Marie-Philippe Gill: Tech Blogger & Instagram Star

Written by: Nadia Vaillancourt Interview by: Audrey Pe

Instagram is often stereotyped as a cesspool of selfies and Starbucks photos, but some users are breaking the mold and using this platform for something else entirely. Female web developers and techies are sharing their experiences and tricks, offering a unique insight into the coding world whether you’re a programmer or just plain curious.


Marie-Philippe Gill, @girlknowstech on Instagram, is one of the biggest names in female tech blogging. Despite its humble beginnings as practice writing in her second language, French-speaking Marie’s blog Girls Know Tech is now a hub of tech tutorials, interviews, and articles on other women in the tech industry. She is a student in software engineering at École de Technologie Supérieure (ÉTS) in Montreal and balances her time between studying and managing her blog. According to Marie, although she enjoys numerous types of software engineering including mobile apps and enterprise resource planning (ERP), she’s yet to decide what to specialize in. “I haven’t [found] something that I’m passionate about just yet”, she says, “Except for my blog! I particularly enjoy the social media and marketing side of it.”

Aside from blogging, Marie is passionately involved with hackathons and other tech events. She is also a part of the student lab Dronolab, which creates drones that enter competitions in Canada and the US, as well as INGénieuses de l´ÉTS, a student group who encourage women to pursue STEM-related careers. The organization occupies a close place in Marie’s heart, as she hopes it will help inspire more women to forge a career in software engineering.

Marie is undoubtedly a strong advocate for women in tech. However, she isn’t convinced that her gender has played a significant role in her journey in tech. “I had only one incident [happen] to me”, she recounts. “In CEGEP, I had 20% more on a test than everyone in the class. … When the tests were [handed out] by the teacher to the class, everyone asked the teacher why I had a much better grade than everyone else. … My classmates were frustrated and felt that my grade was too high because my code was similar to theirs. The teacher said “Marie has a better grade because she’s a girl, yes.”” It’s important to remember that in order for women to be fully accepted as equals in the field of technology, we have to reduce all inequalities between the genders, even the ones that give us girls a leg up. Besides, girls being given patronizing grades does no one any favors. “But you know, the code was similar, but not exactly the same,” Marie tells us, “and my code was closer to the real answer than theirs.” Perhaps her grade was well deserved after all.

“In an ideal world, I’d like to see more men supporting and encouraging women to get interested in tech.”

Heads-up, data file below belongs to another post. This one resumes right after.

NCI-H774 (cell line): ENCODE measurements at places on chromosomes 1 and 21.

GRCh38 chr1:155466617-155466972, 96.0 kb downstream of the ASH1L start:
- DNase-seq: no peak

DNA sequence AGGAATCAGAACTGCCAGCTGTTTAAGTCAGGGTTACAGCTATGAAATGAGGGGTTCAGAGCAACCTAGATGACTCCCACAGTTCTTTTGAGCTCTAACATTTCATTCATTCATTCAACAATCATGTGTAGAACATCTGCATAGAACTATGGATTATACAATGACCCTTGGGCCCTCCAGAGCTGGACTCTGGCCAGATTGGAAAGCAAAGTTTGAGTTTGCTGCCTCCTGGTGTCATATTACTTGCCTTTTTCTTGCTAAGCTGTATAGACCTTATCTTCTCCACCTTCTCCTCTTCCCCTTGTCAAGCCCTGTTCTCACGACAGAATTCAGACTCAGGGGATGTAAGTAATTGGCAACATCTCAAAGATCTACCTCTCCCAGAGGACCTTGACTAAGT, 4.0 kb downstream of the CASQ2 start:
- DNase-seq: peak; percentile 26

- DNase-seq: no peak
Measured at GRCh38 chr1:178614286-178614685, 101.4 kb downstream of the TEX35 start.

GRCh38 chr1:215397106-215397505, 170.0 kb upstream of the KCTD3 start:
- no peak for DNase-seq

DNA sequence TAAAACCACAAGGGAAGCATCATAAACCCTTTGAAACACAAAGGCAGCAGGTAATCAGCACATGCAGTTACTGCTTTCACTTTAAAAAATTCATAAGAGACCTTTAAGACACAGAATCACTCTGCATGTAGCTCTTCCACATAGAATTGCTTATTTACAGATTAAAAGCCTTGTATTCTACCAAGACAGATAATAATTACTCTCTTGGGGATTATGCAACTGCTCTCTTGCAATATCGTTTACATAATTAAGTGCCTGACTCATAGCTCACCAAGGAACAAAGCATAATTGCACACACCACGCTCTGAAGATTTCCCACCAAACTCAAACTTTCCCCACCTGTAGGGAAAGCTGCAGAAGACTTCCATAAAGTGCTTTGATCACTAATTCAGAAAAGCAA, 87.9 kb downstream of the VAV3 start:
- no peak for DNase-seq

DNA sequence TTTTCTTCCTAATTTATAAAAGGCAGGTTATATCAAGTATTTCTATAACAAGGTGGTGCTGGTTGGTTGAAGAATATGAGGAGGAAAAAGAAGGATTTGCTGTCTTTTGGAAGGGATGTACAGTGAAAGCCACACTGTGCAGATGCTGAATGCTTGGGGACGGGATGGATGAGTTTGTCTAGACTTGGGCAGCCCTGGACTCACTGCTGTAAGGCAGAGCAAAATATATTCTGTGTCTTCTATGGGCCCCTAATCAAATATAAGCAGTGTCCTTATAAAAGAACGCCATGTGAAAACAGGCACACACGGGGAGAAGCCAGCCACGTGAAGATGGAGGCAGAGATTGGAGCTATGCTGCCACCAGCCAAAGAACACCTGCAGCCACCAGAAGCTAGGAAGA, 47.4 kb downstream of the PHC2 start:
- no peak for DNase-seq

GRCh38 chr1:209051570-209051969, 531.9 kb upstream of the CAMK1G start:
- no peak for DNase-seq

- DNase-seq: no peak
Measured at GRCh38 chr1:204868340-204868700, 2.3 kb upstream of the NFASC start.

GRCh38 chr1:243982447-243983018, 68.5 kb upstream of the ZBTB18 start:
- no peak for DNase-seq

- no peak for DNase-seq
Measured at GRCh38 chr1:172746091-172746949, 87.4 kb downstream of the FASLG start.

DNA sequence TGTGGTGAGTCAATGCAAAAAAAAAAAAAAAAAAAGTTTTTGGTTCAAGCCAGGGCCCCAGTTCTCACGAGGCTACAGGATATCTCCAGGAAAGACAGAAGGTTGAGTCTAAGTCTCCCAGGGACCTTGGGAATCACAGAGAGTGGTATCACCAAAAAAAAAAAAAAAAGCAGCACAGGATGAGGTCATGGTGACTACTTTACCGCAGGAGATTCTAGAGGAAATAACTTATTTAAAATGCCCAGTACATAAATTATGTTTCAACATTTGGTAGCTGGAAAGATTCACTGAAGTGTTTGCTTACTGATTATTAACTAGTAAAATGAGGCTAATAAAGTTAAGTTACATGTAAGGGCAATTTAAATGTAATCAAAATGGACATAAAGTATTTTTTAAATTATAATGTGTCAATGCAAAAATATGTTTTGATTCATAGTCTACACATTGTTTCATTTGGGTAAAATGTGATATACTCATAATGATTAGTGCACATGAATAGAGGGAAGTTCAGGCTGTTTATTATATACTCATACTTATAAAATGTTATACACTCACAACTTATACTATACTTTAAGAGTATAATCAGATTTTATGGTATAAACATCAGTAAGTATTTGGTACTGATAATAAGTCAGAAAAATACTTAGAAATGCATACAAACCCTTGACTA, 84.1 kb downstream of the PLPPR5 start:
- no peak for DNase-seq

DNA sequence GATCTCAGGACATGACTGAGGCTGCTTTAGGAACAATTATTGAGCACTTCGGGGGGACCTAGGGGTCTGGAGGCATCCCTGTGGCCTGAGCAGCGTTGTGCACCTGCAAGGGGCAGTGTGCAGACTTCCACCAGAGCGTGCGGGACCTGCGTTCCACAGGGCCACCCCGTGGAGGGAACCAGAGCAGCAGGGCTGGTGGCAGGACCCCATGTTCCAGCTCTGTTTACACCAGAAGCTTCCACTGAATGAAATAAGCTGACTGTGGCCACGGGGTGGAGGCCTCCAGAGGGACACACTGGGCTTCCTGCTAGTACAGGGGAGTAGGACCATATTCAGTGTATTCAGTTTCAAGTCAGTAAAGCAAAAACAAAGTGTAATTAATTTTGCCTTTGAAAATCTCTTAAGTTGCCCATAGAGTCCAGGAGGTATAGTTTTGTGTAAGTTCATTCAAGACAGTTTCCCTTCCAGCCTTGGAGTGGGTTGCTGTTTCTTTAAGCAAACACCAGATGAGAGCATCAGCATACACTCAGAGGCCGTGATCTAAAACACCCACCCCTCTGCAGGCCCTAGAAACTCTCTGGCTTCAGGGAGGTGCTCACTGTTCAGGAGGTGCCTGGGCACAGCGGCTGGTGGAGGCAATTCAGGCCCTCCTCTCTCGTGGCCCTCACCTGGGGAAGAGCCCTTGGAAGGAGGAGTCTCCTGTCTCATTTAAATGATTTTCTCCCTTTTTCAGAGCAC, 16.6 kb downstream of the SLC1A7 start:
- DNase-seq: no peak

When asked what improvements she would like to see in the world of tech, Marie responded “The first thing I would say is that I wish to see more women getting interested in STEM. In an ideal world, I’d like to see more men supporting and encouraging women to get interested in tech.” She also stresses that “Men also [need] to stop saying things like “you are beautiful for a programmer”. Being a woman AND a programmer doesn’t mean that we are ugly.” Only by combatting the casual objectification of women working in STEM can we ensure that both women are not harassed in their workplace and that they feel comfortable and empowered enough to contribute equally to STEM as their male co-workers.


As much as she strives to inspire girls everywhere to become involved with tech through her blog and social media, she too draws inspiration from a popular online lady: The Strive to Fit. Run by med student Jamie, The Strive to Fit brand stretches from a blog and a shop to an Instagram to two successful YouTube accounts. “I have no idea how she does it” says Marie, “but she is really inspiring to me!”

“Never let fear prevent you from doing the activities you want.”

Marie’s advice for women pursuing careers in technology is short but powerful: “Never let fear prevent you from doing the activities you want.” Admittedly, this is great advice for everyone, no matter their field, but for the many girls out there who don’t feel like they belong in STEM fields like software engineering, this advice is exponentially more important. “You need to get out of [your] comfort zone to get awesome opportunities. It sounds clichéd but we will never say it enough!” Marie continues. “You want to attend a tech meetup? You’re alone? GO ANYWAY! You want to attend a hackathon but you are scared because you don’t have a team or because you will be just a few girls? Goooooo! Say yes, and think after!” However, getting involved doesn’t start and end with attending events. “If you have time to study by yourself some programming languages and other things in tech that interests you, go for it!” Marie encourages. “It will help you tremendously when you will start to study tech in school.” Hopefully, her message reaches girls all over the world with ambitions of coding and engineering software and inspires them to be as fearless as they are clever.


Nadia Vaillancourt is a high school student at the British School Manila. Nadia hopes to help educate people about the experiences of women in STEM, and encourage all women to pursue their dreams to study or work in whatever field they want.

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